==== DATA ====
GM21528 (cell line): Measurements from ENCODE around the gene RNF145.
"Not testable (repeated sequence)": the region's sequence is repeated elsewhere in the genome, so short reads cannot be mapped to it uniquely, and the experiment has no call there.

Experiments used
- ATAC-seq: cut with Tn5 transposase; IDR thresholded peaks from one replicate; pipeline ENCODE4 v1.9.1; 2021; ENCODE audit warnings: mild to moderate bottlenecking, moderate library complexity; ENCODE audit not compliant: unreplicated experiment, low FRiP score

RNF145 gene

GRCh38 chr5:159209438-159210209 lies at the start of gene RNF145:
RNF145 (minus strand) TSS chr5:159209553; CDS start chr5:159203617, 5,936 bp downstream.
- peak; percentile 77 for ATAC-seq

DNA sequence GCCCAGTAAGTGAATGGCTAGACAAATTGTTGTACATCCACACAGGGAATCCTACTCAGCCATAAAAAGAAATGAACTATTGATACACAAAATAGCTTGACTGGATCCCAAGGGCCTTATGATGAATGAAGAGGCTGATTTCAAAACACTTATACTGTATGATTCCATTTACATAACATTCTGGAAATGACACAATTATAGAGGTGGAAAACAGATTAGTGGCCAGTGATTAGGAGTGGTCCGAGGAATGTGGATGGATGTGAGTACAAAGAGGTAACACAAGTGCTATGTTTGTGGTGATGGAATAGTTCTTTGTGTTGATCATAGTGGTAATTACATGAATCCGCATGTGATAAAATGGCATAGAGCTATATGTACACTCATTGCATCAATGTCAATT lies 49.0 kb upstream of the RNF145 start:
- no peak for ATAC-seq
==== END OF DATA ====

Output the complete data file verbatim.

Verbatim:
GM21528 (cell line): Measurements from ENCODE around the gene RNF145.
"Not testable (repeated sequence)": the region's sequence is repeated elsewhere in the genome, so short reads cannot be mapped to it uniquely, and the experiment has no call there.

Experiments used
- ATAC-seq: cut with Tn5 transposase; IDR thresholded peaks from one replicate; pipeline ENCODE4 v1.9.1; 2021; ENCODE audit warnings: mild to moderate bottlenecking, moderate library complexity; ENCODE audit not compliant: unreplicated experiment, low FRiP score

RNF145 gene

GRCh38 chr5:159209438-159210209 lies at the start of gene RNF145:
RNF145 (minus strand) TSS chr5:159209553; CDS start chr5:159203617, 5,936 bp downstream.
- peak; percentile 77 for ATAC-seq

DNA sequence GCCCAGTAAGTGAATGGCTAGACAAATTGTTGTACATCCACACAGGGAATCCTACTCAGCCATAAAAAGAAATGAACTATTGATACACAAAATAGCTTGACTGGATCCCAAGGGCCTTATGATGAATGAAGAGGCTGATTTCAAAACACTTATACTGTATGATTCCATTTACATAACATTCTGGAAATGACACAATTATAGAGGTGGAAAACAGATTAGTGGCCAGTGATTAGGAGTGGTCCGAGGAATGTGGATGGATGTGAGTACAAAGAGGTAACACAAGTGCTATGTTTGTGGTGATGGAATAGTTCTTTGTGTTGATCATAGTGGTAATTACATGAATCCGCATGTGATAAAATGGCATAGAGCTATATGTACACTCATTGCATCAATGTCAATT lies 49.0 kb upstream of the RNF145 start:
- no peak for ATAC-seq